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NetApp is a Platinum Sponsor of Cisco Live and the Network Operations Center (NOC) at the event. This post spotlights how the NOC, running on FlexPod, fuels the infrastructure behind Cisco Live.

 

cisco-live-flexpod.jpgCisco Live will bring together thousands of IT and technology professionals this week in Orlando for education, insight, and trainings around the technologies that are redefining our future. Not surprisingly, a technology trade show requires its own proven, advanced technology simply to keep the data, video, and infrastructure pieces running reliably and without interruption. Last year’s event in San Diego saw more than 50 TB of data sent over the network, and this year will only build on that.         

 

That’s where FlexPod comes in. FlexPod, a pre-validated solution from Cisco and NetApp, will run the entire show infrastructure on-site. But FlexPod was not specifically created for this event; it is a technology that thousands of customers are already using to deliver on demanding workloads day in and day out.

 

We sat down with Patrick Strick, Technical Marketing Engineer at NetApp and one of the key players in getting FlexPod up and running at Cisco Live, to find out why FlexPod was the tool of choice and how it is being implemented at the event:

 

Q: How much time and effort has gone into setting up FlexPod to run the Cisco Live NOC?

A: We started this project for last year’s Cisco Live US, where we provided a FAS3240 HA pair and two DS2246 disk shelves with 24 600GB disks each. For that initial deployment I went on site where the equipment was staged in Cisco’s lab and spent a couple days cabling and configuring not only the NetApp storage, but all components of the FlexPod, including the Cisco UCS and Cisco Nexus 5548. Between that initial show, Cisco Live London (which used a different set of equipment) and this year’s Cisco Live Orlando, I have spent several weeks’ worth of time installing monitoring applications such as NetApp Insight Balance and NetApp Virtual Storage Console for VMware vSphere, upgrading to the latest versions of Data ONTAP, and adding storage as requested by the rest of the Cisco Live Network Operations Center team.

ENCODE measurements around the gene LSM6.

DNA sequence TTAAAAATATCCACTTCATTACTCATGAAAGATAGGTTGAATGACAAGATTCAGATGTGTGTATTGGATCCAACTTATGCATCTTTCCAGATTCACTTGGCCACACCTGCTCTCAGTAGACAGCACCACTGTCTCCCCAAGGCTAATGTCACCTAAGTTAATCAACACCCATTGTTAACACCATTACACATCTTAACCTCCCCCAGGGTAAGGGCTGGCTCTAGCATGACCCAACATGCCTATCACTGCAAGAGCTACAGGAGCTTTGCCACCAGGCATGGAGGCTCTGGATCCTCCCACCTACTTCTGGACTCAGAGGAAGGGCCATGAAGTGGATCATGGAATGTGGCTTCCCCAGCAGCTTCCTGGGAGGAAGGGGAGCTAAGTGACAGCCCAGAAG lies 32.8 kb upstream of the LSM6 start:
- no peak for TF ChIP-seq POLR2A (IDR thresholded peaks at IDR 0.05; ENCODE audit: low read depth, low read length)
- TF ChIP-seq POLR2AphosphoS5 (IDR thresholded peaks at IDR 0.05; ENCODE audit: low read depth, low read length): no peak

Q: Tell us about what types of apps are running on FlexPod at the event? Which are the most demanding?

A: The FlexPod is the primary compute and storage resource for everything that makes the Cisco Live show run. Everything from the virtual desktops behind the Internet kiosks and hands-on-labs, to the network monitoring applications such as Cisco Prime and infrastructure services including DHCP and DNS. FlexPod also runs the video storage for Cisco MediaNet digital signage, video surveillance, and the recordings of every session, all week. The session recordings are new for this show and will likely be the highest bandwidth and highest storage consumption service we are hosting. We are confident, however, that the NetApp FAS storage array will be up to the task.

 

Q: Tell us about what makes FlexPod such a good tool for running the Cisco Live NOC?

A: FlexPod is ideal for this environment because of its simplicity, flexibility, and reliability. Everyone on the NOC team is a volunteer with a day job to handle in addition to setting up and running the show. Because FlexPod is pre-validated, we don’t have to worry about whether specific components will work properly together. This testing has already been done and various FlexPod solution best practice documents (in the form of Cisco Validated Designs and NetApp Verified Architectures) exist to give us guidance on implementation.

 

Q: How does Cisco Live's demands compare to other types of FlexPod workloads?

A: Cisco Live has many similarities to a typical customer’s data center. It has an extensive network with tens of thousands of connected wired and wireless devices, video surveillance and telepresence systems, VDI clients, a high-speed Internet connection, and the network monitoring and management tools to keep it all running smoothly. The biggest difference is that it is all running at a location (the Orange County Convention Center) where prior to the week of the show week, there was no infrastructure to speak of. The entire data center effectively gets packed up and shipped out two weeks before the show, then inspected to make sure nothing was damaged in transit. One week before the show wireless access points and network switches are mapped out and placed, the network core is connected into the convention center’s (hopefully functional) network distribution cabling, and the FlexPod is powered on, bringing the show’s data center to life.

 

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